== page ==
Chronic Wasting Disease: A prion disease that is currently 100 percent fatal and spreading to new areas. It has the potential to devastate the U.S. deer population. Evidence indicates the disease may have originated in Fort Collins, Colorado, during the 1960's when wild deer were penned in a research facility next to sheep from a scrapie project, a related prion disease. Deer at the facility showed signs of the illness in 1967. CWD was first identified in 1978 at the Wyoming Game and Fish Department's Sybile Research Unit at Wheatland, a facility that had traded deer with Fort Collins. The disease has spread from these locations.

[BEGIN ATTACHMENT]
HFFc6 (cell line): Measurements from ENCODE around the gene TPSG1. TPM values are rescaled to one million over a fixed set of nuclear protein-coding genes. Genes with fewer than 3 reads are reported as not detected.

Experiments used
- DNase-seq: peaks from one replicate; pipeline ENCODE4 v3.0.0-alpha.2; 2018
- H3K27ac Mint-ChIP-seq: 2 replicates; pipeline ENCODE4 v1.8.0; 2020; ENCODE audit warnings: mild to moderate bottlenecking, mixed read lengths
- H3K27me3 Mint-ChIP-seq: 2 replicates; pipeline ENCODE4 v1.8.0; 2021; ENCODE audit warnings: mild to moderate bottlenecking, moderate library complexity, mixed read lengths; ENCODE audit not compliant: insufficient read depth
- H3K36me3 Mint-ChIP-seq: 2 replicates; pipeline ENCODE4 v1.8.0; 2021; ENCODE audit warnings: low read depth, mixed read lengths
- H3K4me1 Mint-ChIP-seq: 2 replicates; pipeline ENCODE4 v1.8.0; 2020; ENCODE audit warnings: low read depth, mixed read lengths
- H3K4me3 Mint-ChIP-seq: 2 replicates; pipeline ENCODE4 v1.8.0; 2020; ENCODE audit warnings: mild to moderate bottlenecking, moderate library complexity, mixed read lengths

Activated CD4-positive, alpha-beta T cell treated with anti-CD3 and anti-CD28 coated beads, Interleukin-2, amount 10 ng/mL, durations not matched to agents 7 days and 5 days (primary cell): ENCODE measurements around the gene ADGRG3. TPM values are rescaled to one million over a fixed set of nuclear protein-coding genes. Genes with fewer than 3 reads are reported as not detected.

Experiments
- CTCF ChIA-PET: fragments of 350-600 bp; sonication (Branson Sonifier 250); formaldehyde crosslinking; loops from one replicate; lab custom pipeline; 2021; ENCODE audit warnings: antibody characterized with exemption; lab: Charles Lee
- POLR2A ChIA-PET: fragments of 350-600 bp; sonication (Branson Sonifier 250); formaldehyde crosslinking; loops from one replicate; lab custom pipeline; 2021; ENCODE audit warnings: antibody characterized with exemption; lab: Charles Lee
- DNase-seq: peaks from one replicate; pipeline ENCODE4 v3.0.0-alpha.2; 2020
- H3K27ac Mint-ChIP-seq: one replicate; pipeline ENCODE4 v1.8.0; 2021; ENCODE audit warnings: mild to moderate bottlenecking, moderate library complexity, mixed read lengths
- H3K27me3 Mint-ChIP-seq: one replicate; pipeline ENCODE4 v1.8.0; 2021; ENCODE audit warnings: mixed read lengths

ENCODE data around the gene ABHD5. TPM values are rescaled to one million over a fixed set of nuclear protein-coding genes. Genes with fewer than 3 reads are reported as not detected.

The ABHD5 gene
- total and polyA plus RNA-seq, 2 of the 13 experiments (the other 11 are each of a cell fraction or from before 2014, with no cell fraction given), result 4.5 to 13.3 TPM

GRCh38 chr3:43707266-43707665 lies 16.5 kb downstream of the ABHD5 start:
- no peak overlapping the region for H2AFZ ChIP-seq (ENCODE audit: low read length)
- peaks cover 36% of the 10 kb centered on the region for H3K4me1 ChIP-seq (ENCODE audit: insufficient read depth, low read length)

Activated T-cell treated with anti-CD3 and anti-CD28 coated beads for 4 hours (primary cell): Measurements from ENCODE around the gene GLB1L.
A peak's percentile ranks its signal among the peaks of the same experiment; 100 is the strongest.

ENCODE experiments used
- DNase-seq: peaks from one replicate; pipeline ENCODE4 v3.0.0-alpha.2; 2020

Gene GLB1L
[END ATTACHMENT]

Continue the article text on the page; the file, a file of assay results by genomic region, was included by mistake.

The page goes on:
Hemorrhagic Disease: Three viruses that cause hemorrhagic disease affect deer populations: epizootic hemorrhagic disease (EHD), bluetongue, and adenoviral hemorrhagic disease (AHD). The EHD and bluetongue viruses are spread by a biting midge and causes extensive internal hemorrhaging in infected animals. Many deer exhibit appear perfectly healthy, while others may have symptoms such as respiratory distress, fever, and swelling of the tongue. Deer can be dead within 1-3 days. Affected deer are often found near low lying areas or water, likely due to the deer attempting to combat the high fever. AHD can be spread through direct contact between deer and contact with fluids and may be transmitted through contaminated food and water. Transmission by insects has not been confirmed.
Other Diseases Tuberculosis, Pesticides such as Neonicotinoids, Covid-19, Worms, Rabies. Eastern Equine Encephalitis, Anthrax, and Lice.